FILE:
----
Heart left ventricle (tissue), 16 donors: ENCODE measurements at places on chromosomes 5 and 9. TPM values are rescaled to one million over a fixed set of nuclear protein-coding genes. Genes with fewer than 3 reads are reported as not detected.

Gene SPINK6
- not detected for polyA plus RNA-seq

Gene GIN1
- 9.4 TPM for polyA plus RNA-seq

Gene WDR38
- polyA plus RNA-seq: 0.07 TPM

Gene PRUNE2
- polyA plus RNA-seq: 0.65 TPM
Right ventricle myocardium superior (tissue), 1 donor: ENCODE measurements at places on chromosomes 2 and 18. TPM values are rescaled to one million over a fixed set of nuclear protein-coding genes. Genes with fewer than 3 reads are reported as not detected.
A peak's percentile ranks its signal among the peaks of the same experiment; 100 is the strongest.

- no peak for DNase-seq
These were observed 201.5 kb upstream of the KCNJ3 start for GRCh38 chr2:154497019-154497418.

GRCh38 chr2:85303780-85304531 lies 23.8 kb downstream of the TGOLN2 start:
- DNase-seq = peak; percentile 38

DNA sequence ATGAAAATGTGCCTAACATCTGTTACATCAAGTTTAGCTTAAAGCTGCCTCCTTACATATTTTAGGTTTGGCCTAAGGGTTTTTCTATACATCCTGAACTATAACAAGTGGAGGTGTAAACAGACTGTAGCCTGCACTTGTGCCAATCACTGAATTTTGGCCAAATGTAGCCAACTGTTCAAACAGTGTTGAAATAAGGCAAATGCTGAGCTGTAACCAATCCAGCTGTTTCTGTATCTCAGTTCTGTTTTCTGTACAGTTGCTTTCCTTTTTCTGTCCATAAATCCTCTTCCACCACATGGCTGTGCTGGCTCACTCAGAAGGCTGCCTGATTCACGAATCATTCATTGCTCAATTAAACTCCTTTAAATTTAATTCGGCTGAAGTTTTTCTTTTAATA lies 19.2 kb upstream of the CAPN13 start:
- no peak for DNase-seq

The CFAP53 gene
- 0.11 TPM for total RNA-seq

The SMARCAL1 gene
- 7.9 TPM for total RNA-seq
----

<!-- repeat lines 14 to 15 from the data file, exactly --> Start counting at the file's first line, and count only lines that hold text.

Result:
GRCh38 chr2:85303780-85304531 lies 23.8 kb downstream of the TGOLN2 start:
- DNase-seq = peak; percentile 38